Its cost controls, which affect the long-term care of survivors of serious injuries in traffic accidents, resulted in an across-the-board 45% reduction in reimbursements. It is specific to medical services that lack an applicable Medicare billing code, such as extended home care or stays in specialized rehabilitation facilities.

This 45% cut has led to some providers closing, cutting back on patients, or threatening to cut back on patients.

The Michigan Supreme Court ruled in July that cost controls in 2019 no-fault overhauls do not apply retroactively to businesses whose accidents occurred before the law was passed.

The ruling was welcome news for 14,872 catastrophe survivors whose accidents occurred before June 2019, according to statistics from the Michigan Catastrophic Claims Association. However, it did not apply to the survivors of the recent crash disaster, which numbered 1,811 as of September 2022.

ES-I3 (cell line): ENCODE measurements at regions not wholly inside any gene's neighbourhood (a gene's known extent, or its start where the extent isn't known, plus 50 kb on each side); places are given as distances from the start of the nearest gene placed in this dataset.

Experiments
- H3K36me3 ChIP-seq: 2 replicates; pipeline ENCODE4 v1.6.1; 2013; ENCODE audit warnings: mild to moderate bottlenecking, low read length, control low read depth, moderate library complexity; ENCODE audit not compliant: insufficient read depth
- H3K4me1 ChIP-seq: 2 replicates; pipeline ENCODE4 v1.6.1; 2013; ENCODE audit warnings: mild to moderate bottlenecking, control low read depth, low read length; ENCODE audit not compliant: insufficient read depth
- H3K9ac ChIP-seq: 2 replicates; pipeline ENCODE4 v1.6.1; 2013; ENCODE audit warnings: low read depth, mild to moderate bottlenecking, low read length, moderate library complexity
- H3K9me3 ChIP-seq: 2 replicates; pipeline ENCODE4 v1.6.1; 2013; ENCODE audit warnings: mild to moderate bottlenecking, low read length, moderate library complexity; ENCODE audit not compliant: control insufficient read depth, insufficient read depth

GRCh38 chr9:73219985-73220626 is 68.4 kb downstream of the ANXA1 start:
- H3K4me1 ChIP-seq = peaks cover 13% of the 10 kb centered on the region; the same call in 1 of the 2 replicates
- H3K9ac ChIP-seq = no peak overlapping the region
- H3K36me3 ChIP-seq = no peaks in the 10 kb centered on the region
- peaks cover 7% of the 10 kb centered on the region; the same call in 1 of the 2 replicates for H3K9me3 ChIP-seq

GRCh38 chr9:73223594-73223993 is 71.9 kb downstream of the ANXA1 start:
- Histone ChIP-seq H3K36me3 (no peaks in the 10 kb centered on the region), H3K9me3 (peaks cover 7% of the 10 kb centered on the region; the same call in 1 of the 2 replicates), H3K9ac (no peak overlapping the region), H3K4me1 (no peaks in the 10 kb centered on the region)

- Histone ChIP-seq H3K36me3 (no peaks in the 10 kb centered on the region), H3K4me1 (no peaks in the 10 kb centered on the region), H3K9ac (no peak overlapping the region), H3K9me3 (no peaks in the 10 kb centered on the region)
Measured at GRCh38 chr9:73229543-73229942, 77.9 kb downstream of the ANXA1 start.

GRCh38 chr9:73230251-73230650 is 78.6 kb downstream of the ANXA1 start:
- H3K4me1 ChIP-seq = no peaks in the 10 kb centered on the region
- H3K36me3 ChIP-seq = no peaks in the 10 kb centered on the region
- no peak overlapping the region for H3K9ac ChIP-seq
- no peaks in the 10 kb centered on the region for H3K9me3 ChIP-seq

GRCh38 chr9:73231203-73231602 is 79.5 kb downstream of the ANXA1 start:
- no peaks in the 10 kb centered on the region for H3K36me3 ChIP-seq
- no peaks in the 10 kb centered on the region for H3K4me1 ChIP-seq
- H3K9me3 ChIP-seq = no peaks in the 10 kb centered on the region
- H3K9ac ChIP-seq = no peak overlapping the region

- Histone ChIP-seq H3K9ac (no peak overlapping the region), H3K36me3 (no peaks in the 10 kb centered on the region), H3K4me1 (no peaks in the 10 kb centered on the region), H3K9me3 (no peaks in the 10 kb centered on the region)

lansing rally

Hundreds of people, including a wheelchair-bound crash survivor, took part in a rally in front of the Capitol building in Lansing on Tuesday, urging lawmakers to pass a new bill.

The bill would eliminate the 45% cut for non-coded medical services and replace it with flat payments to caregivers and other non-fault health care providers that are adjusted annually according to the Consumer Price Index. will be established.

Among those in attendance was former Red Wings defenseman Vladimir Konstantinov, who suffered a fatal brain injury in a 1997 limousine crash and had his caregiver’s salary restored by a Supreme Court ruling this summer. was also included.